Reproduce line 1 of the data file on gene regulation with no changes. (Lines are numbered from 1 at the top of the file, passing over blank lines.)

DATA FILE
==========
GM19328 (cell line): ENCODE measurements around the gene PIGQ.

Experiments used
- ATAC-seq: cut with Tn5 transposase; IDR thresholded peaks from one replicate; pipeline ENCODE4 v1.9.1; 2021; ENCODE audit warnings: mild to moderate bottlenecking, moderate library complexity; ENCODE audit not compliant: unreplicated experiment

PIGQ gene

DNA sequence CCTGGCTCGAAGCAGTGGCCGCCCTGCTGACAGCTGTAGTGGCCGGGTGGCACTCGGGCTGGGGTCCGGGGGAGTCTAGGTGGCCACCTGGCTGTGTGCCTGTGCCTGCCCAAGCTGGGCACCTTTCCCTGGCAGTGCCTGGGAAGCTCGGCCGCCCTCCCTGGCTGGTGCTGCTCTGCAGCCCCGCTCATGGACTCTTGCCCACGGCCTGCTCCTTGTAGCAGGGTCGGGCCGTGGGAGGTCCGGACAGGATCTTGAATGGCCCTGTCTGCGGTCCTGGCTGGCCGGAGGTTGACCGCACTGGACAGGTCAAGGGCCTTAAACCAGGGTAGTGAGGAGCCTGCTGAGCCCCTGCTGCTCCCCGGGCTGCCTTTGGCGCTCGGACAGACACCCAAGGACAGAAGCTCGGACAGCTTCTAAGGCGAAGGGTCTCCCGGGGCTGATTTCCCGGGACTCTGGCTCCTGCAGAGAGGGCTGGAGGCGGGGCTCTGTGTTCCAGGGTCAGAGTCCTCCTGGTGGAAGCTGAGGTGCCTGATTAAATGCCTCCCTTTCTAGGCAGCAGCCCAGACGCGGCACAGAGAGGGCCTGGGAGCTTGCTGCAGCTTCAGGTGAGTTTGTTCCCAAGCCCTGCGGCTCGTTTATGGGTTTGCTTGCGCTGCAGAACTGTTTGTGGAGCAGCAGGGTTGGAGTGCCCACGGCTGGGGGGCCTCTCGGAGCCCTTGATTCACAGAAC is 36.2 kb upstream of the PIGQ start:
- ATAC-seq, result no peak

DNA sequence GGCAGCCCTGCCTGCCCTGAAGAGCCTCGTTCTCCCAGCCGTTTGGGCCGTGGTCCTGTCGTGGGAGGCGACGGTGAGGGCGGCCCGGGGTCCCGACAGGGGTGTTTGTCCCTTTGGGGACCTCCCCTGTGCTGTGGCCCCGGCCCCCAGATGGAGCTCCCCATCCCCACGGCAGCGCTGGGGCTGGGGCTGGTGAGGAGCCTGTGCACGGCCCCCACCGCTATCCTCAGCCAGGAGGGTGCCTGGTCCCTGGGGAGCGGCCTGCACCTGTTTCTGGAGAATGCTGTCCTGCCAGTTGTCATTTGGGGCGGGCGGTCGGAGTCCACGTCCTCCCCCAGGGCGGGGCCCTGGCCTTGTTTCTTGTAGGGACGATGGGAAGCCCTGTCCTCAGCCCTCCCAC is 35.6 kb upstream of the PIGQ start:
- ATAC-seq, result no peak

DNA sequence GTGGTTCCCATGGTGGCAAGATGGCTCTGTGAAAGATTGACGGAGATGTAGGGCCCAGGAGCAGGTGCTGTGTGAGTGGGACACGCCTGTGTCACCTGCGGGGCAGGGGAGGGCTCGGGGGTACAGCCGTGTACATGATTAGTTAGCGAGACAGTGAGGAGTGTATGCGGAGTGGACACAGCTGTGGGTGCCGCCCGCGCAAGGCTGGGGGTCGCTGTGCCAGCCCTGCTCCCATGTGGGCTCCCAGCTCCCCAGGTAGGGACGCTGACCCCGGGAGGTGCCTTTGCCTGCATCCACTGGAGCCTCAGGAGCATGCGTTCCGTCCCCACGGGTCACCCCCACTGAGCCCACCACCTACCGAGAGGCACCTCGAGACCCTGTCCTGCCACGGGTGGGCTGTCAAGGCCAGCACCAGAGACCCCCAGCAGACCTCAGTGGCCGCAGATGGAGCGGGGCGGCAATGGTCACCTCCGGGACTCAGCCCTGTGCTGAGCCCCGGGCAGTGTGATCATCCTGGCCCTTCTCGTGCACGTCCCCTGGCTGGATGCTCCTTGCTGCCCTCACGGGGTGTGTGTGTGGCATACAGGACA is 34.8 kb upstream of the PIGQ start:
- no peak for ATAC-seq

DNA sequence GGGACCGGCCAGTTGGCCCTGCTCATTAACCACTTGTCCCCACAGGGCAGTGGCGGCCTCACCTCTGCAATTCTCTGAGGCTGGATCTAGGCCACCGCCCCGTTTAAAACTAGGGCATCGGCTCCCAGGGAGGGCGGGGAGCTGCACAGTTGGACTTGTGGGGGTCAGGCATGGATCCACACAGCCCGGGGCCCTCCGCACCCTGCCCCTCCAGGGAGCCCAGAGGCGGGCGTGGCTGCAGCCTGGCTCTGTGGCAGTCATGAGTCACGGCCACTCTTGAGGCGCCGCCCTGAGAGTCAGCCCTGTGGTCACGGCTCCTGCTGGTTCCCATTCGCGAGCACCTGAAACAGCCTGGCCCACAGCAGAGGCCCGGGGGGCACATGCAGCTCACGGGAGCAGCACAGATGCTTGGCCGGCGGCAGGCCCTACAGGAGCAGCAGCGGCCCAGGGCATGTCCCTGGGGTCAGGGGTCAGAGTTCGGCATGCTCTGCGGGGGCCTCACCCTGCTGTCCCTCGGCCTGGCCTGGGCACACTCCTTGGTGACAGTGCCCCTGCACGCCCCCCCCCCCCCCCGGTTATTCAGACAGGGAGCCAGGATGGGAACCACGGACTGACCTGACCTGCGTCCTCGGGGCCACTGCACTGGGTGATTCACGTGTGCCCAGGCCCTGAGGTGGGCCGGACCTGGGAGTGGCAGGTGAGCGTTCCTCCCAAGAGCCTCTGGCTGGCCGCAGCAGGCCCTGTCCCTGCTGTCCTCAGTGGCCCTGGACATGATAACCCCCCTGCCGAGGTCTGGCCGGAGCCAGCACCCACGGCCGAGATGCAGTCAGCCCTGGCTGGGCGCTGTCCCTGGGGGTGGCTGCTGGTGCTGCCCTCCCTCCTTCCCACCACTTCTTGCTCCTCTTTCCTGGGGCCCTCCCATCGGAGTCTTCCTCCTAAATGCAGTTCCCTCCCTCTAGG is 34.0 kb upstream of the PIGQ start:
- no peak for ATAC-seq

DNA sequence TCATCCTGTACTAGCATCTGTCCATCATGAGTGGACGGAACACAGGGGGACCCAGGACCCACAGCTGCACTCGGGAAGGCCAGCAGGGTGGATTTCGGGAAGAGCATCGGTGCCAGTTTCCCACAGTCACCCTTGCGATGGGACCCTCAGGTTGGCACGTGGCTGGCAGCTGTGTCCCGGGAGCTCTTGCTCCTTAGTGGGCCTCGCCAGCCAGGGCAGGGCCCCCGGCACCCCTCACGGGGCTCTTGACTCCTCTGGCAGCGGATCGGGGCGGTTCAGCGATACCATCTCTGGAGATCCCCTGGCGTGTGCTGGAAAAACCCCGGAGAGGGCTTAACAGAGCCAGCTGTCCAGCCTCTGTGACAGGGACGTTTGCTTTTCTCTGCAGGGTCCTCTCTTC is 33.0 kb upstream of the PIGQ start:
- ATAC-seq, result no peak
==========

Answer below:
GM19328 (cell line): ENCODE measurements around the gene PIGQ.